The money from a home equity loan (HEL) can pay for home improvements, medical bills, college tuition or even a vacation. "The money can be used for anything, but if you're using the value of your home to pay for frivolous expenses, you may want to think twice," Lending Tree noted.
What are the "must haves" for someone trying to get a home equity loan?
In order to qualify for a home equity loan in 2018, you'll need these things, according to Lending Tree:
How do the interest rates compare to other credit?
"Because these loans are secured by real estate, interest rates are much lower than unsecured personal loans or credit cards," Clements noted. "Many home equity line of credit products offer rates near or below 5 percent. Personal loan interest rates typically start above 5 percent and can go much higher."
Does losing the tax deduction devalue the home equity loan? The former ability to get a deduction on a home equity loan made them even cheaper, but in some instances, you can still take the deduction and in many others, it doesn't really matter, Kim Paskal, CPA and tax shareholder at BeichFleischman told the Lending Tree blog. "Because of the rise of the standard deduction up to $24,000 for [taxpayers who are] married filing jointly, not only are most people not going to take the HEL deduction, but you probably don't even care if you get your mortgage interest deduction."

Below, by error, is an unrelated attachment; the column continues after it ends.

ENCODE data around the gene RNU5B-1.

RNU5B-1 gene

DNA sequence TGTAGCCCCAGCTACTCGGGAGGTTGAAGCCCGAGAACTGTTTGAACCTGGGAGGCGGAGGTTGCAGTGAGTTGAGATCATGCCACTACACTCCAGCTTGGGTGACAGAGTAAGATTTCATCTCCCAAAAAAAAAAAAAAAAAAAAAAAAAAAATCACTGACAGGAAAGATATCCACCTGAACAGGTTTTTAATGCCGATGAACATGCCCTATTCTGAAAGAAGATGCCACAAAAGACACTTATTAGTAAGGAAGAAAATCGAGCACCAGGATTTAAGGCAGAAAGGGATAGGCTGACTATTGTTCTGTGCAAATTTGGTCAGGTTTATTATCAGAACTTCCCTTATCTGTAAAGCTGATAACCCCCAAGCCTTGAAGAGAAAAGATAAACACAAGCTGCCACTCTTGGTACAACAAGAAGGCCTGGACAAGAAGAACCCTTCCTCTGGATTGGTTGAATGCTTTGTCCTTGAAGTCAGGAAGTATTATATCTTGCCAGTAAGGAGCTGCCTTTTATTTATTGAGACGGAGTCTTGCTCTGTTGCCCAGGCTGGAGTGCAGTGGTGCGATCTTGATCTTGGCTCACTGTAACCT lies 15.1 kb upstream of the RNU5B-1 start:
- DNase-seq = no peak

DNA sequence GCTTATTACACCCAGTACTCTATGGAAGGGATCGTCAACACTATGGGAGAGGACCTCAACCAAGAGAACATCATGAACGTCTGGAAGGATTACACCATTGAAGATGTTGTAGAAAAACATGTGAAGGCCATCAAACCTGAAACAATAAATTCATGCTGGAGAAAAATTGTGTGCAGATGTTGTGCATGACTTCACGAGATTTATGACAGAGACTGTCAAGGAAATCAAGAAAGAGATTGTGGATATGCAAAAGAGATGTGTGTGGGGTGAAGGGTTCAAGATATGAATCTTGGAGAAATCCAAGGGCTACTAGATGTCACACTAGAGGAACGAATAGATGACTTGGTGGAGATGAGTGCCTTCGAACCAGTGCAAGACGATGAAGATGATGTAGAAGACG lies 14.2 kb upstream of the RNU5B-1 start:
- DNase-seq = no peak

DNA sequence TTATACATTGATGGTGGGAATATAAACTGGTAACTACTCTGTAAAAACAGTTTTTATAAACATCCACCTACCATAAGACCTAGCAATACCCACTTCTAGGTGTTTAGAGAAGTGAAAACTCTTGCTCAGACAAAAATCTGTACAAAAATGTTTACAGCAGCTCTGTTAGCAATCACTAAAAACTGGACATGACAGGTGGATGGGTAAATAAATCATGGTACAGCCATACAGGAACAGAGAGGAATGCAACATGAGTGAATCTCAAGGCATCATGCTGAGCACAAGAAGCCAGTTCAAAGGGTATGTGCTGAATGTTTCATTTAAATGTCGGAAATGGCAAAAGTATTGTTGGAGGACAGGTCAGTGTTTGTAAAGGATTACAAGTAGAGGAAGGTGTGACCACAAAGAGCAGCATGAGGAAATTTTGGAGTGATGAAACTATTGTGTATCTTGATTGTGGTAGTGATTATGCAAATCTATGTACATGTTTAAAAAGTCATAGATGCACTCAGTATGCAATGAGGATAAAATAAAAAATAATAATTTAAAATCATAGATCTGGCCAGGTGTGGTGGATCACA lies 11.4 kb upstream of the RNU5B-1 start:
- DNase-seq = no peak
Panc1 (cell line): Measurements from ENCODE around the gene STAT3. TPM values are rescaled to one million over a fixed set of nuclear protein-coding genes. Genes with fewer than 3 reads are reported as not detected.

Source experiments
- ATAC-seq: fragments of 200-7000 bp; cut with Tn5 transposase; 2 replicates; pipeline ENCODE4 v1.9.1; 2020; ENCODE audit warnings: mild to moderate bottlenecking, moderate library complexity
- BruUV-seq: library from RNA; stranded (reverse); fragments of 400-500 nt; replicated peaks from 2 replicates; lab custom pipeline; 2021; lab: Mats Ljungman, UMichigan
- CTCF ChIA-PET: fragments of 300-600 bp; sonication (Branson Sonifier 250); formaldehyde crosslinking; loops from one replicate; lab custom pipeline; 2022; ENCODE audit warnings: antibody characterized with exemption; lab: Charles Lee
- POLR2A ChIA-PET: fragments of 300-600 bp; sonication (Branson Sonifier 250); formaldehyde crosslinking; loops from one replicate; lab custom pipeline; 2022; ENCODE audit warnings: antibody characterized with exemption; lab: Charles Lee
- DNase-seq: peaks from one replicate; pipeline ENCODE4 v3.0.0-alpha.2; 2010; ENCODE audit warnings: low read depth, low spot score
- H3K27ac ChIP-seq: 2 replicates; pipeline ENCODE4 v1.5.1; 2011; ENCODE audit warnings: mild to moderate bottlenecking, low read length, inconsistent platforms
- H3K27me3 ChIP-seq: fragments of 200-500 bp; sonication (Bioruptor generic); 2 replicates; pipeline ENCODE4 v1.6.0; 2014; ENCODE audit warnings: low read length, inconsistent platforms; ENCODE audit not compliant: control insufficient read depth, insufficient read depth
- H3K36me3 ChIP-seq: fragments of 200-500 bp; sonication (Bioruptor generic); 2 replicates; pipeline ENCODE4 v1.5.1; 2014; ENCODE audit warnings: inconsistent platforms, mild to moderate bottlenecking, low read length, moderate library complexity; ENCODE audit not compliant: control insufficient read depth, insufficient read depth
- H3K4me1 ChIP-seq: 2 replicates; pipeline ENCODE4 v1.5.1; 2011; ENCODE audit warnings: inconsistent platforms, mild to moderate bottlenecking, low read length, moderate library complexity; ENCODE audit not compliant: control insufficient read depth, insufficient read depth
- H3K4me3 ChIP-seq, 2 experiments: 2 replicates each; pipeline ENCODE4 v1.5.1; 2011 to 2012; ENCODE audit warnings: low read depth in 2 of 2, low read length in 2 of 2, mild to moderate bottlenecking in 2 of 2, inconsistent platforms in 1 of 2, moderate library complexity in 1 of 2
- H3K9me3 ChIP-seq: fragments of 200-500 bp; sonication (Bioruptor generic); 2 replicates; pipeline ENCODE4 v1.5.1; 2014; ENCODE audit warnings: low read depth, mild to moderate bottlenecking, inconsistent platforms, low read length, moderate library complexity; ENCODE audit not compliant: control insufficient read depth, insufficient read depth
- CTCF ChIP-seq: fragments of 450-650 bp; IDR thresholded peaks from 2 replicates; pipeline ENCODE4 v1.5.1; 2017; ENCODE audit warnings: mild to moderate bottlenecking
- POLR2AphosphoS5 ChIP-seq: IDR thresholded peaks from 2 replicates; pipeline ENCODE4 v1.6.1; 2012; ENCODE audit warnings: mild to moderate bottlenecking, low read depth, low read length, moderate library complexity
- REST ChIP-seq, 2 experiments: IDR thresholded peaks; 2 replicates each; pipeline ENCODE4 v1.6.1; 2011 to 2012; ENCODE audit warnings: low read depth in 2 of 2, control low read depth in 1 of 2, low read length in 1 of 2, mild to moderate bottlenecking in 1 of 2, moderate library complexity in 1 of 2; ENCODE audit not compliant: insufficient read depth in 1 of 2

How do changes in personal loan interest rates affect your decision?